It originated as a surname on the east coast of England in the aftermath of the invasion of various peoples of 'Anglo-Saxon' stock who arrived from northern Germany and southern Denmark & Sweden [ the Jutland peninsular and the islands between Danish Jutland and Sweden] after the Romans withdrew from Britain at the beginning of the 5th century A.D., i.e. the early 400's.
Some very rare surnames have developed from the personal names of the tribal leaders of those early groups andESLING is one of the oldest. It derives from one such tribal leader calledESLA, who is mentioned - for what it is worth - in the dynastic tree for the British Royal Family as having arrived in Britain from N. Gernmany or Southern Denmark about 411 A D , and being 15 generations before the greatest of the English medieval kings - Alfred the Great, who died in 899 A.D.
The people who were part ESLEA's retinue had come to depend on him as a military leader who could guarantee their security and economic survival.In early Germanic or Scandinavian terms, they were classed as ESLA's' inga ', a linguistic term meaning a dependant or follower.
The ESLINGAwere there identified fromvery early times as stemming from that source asESLA's people, and they can be found in the period after 1500, still living on the eastern seaboard of Britain, from mainly the counties of Suffolk, Norfolk, Linconshire and Leicestershire in and around the Midland and East Anglian Region, right up to Aberdeenshire in Scotland.
ESLA's involvement as a chieftain/ sub-king of the Northumbrian dynasty saw him ranging up and down the east coast in all probability during his life time.There is a place name in Northumbria calledESLINGTON, which means' the tun [township] of Esla'singa [people or followers].
If you have forbears who carried this surname or you do so today, it derivesalmost certainly from this exceptional character.Allowing for the absence of any standard spelling system in the English language until comparatively recently [ William Shakespeare spelled his surname in at least 22 different ways in his lifetime, and HE was literate ] the variationsin this surname have evolved because 'old England' [ pre- 1837, when the Registration of Births Deaths and Marriagesweremade possible - though NOT compulsory till later ] relied upon the Minister /Vicar/Priest of the local Parish Church recording Baptisms and Marriages - and noting Burials - from people who were quite often not literate and spoke in an accent or dialect with which he was not familiar.He therefore recorded the name he HEARD as he assumed it should be spelled.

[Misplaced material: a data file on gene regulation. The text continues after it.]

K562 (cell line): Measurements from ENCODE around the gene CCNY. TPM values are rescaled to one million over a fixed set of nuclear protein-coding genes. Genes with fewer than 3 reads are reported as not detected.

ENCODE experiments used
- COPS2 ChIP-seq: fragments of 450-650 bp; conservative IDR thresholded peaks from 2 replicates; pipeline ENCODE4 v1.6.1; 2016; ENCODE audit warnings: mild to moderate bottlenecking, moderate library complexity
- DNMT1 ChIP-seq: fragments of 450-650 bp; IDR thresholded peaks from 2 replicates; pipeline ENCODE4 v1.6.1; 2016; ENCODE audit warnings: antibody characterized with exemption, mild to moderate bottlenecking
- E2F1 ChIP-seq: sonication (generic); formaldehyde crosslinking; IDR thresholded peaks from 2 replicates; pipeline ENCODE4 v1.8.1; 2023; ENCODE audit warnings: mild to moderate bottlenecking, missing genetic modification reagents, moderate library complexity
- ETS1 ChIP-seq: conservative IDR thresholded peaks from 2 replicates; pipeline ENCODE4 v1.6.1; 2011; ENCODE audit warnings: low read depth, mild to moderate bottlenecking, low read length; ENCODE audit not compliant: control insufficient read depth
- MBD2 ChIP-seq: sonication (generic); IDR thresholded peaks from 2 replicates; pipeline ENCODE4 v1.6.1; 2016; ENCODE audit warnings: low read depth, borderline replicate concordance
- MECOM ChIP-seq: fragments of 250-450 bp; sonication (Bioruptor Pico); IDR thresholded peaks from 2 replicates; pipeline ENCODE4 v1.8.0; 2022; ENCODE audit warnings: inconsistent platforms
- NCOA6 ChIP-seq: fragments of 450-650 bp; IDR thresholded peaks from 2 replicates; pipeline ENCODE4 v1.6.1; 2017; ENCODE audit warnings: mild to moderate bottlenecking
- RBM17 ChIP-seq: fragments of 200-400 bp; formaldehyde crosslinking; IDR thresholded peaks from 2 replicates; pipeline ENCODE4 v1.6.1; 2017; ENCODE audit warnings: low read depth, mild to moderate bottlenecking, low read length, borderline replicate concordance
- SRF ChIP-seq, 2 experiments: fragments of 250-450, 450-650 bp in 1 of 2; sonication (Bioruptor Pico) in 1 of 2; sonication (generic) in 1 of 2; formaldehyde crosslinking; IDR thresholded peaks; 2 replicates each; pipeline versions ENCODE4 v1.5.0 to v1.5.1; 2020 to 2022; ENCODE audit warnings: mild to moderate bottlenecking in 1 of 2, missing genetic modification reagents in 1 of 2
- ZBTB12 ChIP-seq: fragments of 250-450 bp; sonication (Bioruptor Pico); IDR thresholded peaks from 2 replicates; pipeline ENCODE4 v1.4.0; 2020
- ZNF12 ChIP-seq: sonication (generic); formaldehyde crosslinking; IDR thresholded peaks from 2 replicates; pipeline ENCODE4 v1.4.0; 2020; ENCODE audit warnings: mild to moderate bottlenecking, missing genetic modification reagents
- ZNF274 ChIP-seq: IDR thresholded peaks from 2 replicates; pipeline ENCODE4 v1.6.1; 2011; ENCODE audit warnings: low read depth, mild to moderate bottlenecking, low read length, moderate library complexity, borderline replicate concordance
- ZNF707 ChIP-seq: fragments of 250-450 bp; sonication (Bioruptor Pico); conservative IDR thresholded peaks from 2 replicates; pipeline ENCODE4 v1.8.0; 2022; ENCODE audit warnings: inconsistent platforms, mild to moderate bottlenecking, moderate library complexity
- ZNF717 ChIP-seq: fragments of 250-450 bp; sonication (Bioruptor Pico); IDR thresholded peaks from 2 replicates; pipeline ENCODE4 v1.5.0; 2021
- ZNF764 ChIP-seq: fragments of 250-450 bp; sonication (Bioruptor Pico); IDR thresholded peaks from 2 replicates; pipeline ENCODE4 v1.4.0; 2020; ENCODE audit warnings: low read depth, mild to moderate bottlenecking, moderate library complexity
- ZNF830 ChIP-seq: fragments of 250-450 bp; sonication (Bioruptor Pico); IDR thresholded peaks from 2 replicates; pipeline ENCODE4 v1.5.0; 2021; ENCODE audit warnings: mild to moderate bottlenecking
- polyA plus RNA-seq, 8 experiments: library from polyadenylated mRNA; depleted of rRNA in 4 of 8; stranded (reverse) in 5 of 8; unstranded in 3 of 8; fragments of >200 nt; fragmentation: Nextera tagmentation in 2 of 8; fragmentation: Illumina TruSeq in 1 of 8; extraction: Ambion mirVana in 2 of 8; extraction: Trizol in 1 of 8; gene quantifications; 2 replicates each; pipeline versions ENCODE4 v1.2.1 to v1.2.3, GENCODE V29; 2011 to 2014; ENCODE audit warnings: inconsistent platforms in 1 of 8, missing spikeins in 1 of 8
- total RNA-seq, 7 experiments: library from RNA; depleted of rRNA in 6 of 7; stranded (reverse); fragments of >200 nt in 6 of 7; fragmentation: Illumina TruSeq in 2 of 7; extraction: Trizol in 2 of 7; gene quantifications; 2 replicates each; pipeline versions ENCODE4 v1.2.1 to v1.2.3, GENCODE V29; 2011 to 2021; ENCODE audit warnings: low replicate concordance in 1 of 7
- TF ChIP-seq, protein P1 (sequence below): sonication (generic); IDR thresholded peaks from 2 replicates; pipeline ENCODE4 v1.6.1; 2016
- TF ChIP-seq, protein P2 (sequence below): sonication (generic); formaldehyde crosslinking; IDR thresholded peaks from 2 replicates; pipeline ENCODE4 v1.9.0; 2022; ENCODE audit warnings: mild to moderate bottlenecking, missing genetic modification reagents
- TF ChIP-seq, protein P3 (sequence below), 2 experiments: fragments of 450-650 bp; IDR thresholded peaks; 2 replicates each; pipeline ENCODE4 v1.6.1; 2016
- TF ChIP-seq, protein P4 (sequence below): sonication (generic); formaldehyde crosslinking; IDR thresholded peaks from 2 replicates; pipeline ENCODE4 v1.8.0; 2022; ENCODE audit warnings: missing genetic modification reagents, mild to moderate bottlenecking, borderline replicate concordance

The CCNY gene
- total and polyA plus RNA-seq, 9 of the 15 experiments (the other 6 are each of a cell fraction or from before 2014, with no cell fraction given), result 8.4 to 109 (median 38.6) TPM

When folk migrated from Britain to North America or Australasia, they found that the new countries had established demographic systemswhich were much more standardised, which seems to be why many of the ESLINGs and EASLEAs etc were formalised into EASLEY after arriving in the Americas after the 1500's.Much later, the central European migrants arriving at Staten Islandwere greeted by Scots immigration officers who tranlated the unpronounceablePolish/ Hungarian/ Russian names into solid British - though more often Scottish - names.Which is why the great American composer Aaron Copeland bore a good Scottish name and not the 'KAPLAN' that his father tried to get the immigration officer to comprehend. What's in a a name ?
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